On the Monday after Thanksgiving, in the early evening, I gave a program at the REI store in Jacksonville about the very first four hikes in 1966 announcing the creation of the Florida Trail. The first hike stretched from the Tamiami Trail up Canal L-28, eventually into Clewiston. Then around the dike on the southwest side of Lake Okeechobee and north to the floodplain of Fisheating Creek. The trail finally came to an end at Highlands Hammock State Park. That was in March 1966. I brought pictures with me of three more hikes the following fall. One was an exploratory hike up Jane’s Scenic Highway in the Fakahatchee Strand. I didn’t talk about or illustrate the next two hikes from Corkscrew Swamp Sanctuary to Fort Denaud and from Fort Denaud to Palmdale. The last hike is well-known because the route we chose is now a permanent part of the Florida Trail: from Clearwater Campground to Juniper Springs in Ocala National Forest. Finally, within the first year of our history, three of us hiked from the east end of Apalachicola National Forest to the west end, arriving at Sumatra. I think everyone enjoyed looking at these old pictures as much as I did.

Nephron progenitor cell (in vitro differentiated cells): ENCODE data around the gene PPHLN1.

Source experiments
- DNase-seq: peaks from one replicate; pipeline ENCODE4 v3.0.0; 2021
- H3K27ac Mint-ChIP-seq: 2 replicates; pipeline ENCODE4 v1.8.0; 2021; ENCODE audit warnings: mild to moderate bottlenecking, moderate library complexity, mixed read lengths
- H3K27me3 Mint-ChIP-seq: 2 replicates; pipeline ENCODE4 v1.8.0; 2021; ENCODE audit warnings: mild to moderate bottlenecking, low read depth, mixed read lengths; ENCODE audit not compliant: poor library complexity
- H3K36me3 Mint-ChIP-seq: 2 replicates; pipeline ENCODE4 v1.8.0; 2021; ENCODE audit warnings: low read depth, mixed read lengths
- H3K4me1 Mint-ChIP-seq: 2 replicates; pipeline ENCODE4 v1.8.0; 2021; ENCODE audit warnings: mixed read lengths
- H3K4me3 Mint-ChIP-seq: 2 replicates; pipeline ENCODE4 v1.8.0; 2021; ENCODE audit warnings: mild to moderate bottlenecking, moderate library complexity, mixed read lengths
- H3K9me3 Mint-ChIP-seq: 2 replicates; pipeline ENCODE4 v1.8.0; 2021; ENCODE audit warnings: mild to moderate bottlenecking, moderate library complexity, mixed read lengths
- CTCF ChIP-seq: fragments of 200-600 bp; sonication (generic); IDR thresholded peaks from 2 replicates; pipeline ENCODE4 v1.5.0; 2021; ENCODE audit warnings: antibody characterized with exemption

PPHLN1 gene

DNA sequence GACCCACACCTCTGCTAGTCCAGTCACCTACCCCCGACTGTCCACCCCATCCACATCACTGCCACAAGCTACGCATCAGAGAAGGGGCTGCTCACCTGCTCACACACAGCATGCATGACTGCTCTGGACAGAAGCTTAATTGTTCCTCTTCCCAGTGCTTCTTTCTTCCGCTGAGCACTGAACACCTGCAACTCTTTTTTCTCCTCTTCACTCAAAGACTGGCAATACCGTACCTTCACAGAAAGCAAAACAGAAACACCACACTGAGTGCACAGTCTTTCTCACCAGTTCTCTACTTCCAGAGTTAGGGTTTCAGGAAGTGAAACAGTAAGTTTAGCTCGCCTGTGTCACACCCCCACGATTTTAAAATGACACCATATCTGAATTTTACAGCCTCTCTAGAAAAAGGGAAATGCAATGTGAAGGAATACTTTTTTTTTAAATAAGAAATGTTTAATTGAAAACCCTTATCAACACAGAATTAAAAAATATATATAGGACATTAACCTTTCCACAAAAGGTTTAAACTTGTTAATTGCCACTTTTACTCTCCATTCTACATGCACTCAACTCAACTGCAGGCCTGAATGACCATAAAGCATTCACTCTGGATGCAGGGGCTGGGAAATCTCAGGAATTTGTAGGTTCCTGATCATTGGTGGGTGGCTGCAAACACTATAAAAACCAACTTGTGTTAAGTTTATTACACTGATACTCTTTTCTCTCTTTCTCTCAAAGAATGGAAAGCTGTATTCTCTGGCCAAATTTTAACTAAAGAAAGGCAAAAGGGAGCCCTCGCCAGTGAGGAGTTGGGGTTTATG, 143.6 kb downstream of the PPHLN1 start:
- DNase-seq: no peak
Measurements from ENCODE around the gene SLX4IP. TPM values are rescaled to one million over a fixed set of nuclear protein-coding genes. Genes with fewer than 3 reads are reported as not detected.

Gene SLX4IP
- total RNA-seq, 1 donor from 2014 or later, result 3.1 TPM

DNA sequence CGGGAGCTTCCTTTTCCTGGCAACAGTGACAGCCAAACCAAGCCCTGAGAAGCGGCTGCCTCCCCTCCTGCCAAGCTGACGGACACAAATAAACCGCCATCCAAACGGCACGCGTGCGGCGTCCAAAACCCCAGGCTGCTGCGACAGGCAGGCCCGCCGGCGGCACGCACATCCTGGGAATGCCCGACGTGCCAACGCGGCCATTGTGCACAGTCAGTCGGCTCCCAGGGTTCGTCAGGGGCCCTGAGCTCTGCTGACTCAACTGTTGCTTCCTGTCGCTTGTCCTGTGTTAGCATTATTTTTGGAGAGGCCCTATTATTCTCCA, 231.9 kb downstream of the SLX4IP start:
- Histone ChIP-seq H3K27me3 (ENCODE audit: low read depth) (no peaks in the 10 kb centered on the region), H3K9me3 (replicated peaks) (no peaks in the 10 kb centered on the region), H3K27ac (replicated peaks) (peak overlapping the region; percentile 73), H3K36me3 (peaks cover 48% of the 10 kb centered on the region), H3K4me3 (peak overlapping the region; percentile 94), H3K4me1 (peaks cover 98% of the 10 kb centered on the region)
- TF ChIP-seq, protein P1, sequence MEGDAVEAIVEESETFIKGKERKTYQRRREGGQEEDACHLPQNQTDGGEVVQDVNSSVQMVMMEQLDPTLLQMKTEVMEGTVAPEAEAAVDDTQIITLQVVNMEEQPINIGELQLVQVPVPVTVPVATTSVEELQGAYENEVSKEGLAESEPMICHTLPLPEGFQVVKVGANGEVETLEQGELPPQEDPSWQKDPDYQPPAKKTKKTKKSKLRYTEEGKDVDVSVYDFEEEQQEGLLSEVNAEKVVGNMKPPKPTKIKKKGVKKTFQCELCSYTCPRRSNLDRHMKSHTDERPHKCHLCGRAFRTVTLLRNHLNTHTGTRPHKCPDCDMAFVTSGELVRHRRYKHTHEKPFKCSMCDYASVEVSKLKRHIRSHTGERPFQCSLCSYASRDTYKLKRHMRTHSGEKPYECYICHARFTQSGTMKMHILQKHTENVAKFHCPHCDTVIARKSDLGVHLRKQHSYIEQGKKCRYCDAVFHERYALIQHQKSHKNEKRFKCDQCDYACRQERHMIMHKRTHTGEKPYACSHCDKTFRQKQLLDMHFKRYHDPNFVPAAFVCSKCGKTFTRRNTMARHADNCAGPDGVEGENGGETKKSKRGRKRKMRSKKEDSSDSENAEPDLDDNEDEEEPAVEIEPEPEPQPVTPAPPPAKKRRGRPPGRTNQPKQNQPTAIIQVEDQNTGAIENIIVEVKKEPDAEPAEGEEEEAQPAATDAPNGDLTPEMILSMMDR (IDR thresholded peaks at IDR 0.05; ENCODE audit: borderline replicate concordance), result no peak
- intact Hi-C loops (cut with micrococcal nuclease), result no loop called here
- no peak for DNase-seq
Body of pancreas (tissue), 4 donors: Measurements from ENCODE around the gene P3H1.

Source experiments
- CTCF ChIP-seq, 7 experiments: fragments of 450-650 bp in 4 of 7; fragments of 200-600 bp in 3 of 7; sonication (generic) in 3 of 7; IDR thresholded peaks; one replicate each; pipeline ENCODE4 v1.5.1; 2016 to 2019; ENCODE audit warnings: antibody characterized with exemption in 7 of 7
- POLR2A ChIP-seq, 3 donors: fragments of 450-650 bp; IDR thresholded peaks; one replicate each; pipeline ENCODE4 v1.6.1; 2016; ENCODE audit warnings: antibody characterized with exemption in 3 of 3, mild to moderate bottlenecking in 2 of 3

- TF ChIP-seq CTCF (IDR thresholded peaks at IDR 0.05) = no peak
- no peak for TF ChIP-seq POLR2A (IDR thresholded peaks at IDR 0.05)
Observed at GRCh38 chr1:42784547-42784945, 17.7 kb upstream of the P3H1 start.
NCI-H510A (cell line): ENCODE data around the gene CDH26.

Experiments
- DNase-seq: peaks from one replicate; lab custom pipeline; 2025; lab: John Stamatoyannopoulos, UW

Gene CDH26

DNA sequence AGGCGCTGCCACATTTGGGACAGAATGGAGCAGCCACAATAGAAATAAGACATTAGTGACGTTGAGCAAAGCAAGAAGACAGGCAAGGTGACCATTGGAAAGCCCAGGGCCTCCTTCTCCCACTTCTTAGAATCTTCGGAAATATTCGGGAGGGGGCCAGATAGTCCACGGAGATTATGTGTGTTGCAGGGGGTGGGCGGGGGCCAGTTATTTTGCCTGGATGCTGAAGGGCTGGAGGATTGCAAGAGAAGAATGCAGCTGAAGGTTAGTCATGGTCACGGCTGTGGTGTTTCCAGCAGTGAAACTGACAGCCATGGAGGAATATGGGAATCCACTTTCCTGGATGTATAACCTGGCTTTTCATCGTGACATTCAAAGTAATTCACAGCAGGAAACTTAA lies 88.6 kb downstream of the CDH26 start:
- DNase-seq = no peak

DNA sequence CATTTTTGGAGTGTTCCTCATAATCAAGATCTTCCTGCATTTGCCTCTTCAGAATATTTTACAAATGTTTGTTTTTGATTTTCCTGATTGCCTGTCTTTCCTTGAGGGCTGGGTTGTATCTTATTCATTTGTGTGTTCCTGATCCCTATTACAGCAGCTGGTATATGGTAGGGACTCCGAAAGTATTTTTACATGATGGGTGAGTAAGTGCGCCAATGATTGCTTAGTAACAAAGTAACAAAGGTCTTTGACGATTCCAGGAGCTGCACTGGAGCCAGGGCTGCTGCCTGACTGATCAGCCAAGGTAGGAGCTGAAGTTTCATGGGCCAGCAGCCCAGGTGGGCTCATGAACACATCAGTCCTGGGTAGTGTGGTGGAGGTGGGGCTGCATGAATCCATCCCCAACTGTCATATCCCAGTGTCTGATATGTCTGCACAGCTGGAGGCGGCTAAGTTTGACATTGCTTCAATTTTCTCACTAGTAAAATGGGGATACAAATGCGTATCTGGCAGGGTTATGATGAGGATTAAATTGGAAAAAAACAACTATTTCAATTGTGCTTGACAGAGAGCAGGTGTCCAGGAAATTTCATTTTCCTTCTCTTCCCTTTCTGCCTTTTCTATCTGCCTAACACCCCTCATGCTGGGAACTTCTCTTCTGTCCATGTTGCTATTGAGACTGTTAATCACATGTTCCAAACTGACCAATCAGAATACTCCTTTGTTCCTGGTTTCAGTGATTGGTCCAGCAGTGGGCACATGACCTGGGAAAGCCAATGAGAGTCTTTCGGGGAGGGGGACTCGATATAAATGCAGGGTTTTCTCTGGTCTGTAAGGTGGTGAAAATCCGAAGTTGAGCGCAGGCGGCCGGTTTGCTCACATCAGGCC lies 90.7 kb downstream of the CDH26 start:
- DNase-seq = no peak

You might say there was a commercial at the end of this program. We announced completely revised websites: www.friendsofthefloridatrail.org and www.hikingtrailsforamerica.org and explained our effort to close the gaps in our Florida Trail and our National Scenic Trails. There are 34.5 million people in America who the Outdoor Industry has identified as hikers – they take at least 18 hiking outings per year. This is a huge number, and we intend to get these hikers communicating their desire to Congress: We want the gaps in our National Scenic Trails acquired and set aside for posterity. Help us get this message out and be active with us! Register yourself on one of the websites and “like us” on FaceBook.